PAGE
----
A simple approach to analysing promotions is to assess their impact in terms of volume, value and profitability. This is achieved by means of estimating the base volume, i.e., the expected sales volume in the absence of short term causal influences such as promotions. The result is depicted by means of a baseline dashboard such as the one shown here, which utilizes a proprietary algorithm for estimating base volume. When information, such as this, on promotions and other causal influences is plotted alongside the baseline and sales data, you get to see the impact of the causal factors on sales.
Promotions can vary considerably in terms of impact. Some of them seem to work better than others; some items respond better to promotional influences; some promotions generate big gains, whereas others cannibalize; some promotions are profitable, others incur loss.
It is important, however, to appreciate that the impact of a promotion should not be gauged solely on the performance of an item, or a brand or even a category. Taking a blinkered view can be misleading both for the manufacturer as well as the retailer.
Consider for instance that an effective loss leader is unprofitable when view in isolation, and yet it may be highly profitable when assessed in terms of the retailers total business. For the retailer, promotions must be understood in the context of category roles and strategies, and in many instances you need to evaluate their overall impact through retail analytics and consumer analytics.
Baseline analysis is very useful because it quickly and inexpensively provides information on a large number of brands, in a manner that a layman is able to understand. It does not however, answer a number of critical questions, including the ones listed below:
Econometric promotions response modelling can provide answers to all of the questions posed above. These models analyse data to establish the impact of each individual element of a promotion on sales. The sales response functions derived from these models yield estimates of discount elasticity of demand, discount cross elasticity of demand, and sales lifts due to displays, co-op advertising and other causal factors. It is possible to decompose sales into all of the elements contributing to the volume. Promotion response models can also forecast what impact a possible combination of initiatives will have on sales.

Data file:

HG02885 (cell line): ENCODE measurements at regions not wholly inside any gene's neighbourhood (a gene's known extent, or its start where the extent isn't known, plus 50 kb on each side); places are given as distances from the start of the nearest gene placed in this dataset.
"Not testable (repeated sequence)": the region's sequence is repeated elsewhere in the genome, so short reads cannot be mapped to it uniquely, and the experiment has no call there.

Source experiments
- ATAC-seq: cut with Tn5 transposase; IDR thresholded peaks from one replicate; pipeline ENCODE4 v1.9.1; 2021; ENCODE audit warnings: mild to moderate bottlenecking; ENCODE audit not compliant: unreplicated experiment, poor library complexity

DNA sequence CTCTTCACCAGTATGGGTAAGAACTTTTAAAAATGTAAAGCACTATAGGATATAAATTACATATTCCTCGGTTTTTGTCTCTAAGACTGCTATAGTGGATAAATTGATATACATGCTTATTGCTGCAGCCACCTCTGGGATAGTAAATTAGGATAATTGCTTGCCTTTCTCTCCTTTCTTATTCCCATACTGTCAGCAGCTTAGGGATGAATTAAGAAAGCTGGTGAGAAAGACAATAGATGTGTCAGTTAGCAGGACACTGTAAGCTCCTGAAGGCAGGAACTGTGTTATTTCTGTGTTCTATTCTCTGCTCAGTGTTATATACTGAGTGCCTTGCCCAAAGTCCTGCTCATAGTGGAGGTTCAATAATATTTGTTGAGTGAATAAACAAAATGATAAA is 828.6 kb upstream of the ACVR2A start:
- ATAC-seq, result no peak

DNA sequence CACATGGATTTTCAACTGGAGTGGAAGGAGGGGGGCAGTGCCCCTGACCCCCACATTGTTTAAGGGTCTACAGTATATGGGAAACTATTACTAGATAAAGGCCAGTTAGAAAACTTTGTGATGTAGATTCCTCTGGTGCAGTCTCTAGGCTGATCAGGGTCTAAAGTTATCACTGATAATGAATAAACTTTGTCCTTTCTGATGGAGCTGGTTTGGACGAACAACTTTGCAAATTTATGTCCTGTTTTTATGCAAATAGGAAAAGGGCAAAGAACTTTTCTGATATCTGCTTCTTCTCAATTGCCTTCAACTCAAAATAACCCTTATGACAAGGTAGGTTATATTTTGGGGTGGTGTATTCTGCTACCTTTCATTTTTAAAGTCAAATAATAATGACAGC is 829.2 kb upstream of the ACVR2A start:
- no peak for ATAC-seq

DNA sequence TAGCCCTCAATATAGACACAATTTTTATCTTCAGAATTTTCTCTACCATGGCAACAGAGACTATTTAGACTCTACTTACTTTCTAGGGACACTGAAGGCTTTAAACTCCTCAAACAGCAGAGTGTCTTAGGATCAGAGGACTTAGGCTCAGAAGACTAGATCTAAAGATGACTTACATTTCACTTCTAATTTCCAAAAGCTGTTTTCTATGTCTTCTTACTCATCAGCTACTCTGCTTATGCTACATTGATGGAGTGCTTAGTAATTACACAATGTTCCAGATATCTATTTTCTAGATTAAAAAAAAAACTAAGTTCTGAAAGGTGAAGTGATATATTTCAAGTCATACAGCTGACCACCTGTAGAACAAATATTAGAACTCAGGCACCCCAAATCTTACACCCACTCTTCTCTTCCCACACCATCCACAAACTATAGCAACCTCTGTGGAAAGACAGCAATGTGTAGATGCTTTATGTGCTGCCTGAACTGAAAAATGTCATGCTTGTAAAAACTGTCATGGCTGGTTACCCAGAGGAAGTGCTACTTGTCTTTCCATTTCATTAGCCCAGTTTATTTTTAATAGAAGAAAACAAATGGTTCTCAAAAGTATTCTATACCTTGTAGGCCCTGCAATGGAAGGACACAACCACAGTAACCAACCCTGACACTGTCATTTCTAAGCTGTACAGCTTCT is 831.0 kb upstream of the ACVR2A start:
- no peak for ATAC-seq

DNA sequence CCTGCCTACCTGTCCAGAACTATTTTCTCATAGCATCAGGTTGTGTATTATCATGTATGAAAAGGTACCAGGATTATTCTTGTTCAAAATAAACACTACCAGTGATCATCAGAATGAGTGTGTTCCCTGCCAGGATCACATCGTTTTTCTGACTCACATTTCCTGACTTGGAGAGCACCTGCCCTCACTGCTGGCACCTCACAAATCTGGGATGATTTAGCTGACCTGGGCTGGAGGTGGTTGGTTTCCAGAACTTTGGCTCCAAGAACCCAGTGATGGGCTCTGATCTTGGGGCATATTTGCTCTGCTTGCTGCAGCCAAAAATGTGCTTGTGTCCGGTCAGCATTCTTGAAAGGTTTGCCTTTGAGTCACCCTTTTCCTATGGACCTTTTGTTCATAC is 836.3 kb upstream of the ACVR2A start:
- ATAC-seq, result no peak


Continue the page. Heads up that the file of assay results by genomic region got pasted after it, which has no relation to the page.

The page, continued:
Aside from promotions, market mix models can assess the impact of other elements of the mix, so that marketers may align their brand’s initiatives into a coordinated programme designed to drive revenue and profit. The models use statistical methods of analysis of historic market data, to estimate the impact of various marketing activities on sales. They reveal the effectiveness of the marketing mix elements in terms of their contribution to sales and profits, and can be benchmarked against costs to compute ROI. This knowledge empowers marketers to craft plans that optimize the use of resources, and infuse marketing decisions with the logic and discipline of analytics.
Details about key design considerations for market mix models are provided in the Marketing Analytics eGuide. The guide also offers guidance on how to apply, and how to interpret and analyse the output of these models. Snippets from the relevant chapter, Market Mix Modelling, provide illustrations of some of the techniques commonly applied by practitioners, including sales decomposition, due-to analysis and what-if analysis.
Market Intelligence and Data Visualization
Custom designed, interactive, automated, online dashboards that allow for the integration and visualization of market knowledge from diverse sources, in a manner that makes it easy to access and digest.
Consumer Analytics, Consumer Panels
Analysis of continuous individual/household level (customer level) behavioural data to address business issues.
Scan Track and Retail Analytics
Dashboards and analytic solutions for reading/analysing retail audit/scan track data; and techniques for analysis of continuous outlet level transaction and shopper data to address business issues.
Analytic techniques/dashboards for evaluating consumer promotions in terms of gains in volume value and profit; estimating discount price elasticity, price cross elasticity, decomposing sales, and applying due-to and what-if analysis.
Quantitative Research, Customer Satisfaction Research
Custom designed solutions for data processing and reporting with a working example of an interactive, automated online dashboard for Customer Satisfaction Research.
Ashok Charan, Associate Professor,
NUS Business School, National University of Singapore,